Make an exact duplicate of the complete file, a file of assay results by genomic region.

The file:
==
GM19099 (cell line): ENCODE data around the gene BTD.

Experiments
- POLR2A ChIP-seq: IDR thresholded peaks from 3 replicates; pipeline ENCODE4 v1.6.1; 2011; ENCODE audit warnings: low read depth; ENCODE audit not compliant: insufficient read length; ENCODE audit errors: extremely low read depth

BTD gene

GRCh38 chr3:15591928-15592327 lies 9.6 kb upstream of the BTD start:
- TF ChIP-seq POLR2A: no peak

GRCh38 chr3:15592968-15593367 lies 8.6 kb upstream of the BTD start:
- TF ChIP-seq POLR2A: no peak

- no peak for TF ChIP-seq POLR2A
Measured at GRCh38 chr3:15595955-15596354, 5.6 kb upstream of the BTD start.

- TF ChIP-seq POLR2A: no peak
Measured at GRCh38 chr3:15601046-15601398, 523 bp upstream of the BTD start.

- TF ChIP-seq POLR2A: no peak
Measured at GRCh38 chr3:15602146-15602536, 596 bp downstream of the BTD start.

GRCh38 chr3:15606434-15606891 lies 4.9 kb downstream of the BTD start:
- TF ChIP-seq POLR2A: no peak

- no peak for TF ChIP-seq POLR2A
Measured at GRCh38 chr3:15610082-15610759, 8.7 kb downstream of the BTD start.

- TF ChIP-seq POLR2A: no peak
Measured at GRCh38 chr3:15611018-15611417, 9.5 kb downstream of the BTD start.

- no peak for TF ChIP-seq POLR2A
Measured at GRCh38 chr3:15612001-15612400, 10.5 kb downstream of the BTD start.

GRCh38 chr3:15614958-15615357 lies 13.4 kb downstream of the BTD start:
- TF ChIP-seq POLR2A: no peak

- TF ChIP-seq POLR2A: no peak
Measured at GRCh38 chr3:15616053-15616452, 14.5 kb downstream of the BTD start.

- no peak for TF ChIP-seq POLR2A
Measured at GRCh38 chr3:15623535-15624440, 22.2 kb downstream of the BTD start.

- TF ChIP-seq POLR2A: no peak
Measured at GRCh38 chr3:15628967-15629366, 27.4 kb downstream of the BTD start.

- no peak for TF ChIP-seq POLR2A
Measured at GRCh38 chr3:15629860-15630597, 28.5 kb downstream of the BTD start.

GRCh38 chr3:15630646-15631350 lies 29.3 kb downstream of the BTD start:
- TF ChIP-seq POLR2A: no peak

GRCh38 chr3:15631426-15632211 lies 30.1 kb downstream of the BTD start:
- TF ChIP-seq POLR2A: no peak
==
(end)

GM19099 (cell line): ENCODE data around the gene BTD.

Experiments
- POLR2A ChIP-seq: IDR thresholded peaks from 3 replicates; pipeline ENCODE4 v1.6.1; 2011; ENCODE audit warnings: low read depth; ENCODE audit not compliant: insufficient read length; ENCODE audit errors: extremely low read depth

BTD gene

GRCh38 chr3:15591928-15592327 lies 9.6 kb upstream of the BTD start:
- TF ChIP-seq POLR2A: no peak

GRCh38 chr3:15592968-15593367 lies 8.6 kb upstream of the BTD start:
- TF ChIP-seq POLR2A: no peak

- no peak for TF ChIP-seq POLR2A
Measured at GRCh38 chr3:15595955-15596354, 5.6 kb upstream of the BTD start.

- TF ChIP-seq POLR2A: no peak
Measured at GRCh38 chr3:15601046-15601398, 523 bp upstream of the BTD start.

- TF ChIP-seq POLR2A: no peak
Measured at GRCh38 chr3:15602146-15602536, 596 bp downstream of the BTD start.

GRCh38 chr3:15606434-15606891 lies 4.9 kb downstream of the BTD start:
- TF ChIP-seq POLR2A: no peak

- no peak for TF ChIP-seq POLR2A
Measured at GRCh38 chr3:15610082-15610759, 8.7 kb downstream of the BTD start.

- TF ChIP-seq POLR2A: no peak
Measured at GRCh38 chr3:15611018-15611417, 9.5 kb downstream of the BTD start.

- no peak for TF ChIP-seq POLR2A
Measured at GRCh38 chr3:15612001-15612400, 10.5 kb downstream of the BTD start.

GRCh38 chr3:15614958-15615357 lies 13.4 kb downstream of the BTD start:
- TF ChIP-seq POLR2A: no peak

- TF ChIP-seq POLR2A: no peak
Measured at GRCh38 chr3:15616053-15616452, 14.5 kb downstream of the BTD start.

- no peak for TF ChIP-seq POLR2A
Measured at GRCh38 chr3:15623535-15624440, 22.2 kb downstream of the BTD start.

- TF ChIP-seq POLR2A: no peak
Measured at GRCh38 chr3:15628967-15629366, 27.4 kb downstream of the BTD start.

- no peak for TF ChIP-seq POLR2A
Measured at GRCh38 chr3:15629860-15630597, 28.5 kb downstream of the BTD start.

GRCh38 chr3:15630646-15631350 lies 29.3 kb downstream of the BTD start:
- TF ChIP-seq POLR2A: no peak

GRCh38 chr3:15631426-15632211 lies 30.1 kb downstream of the BTD start:
- TF ChIP-seq POLR2A: no peak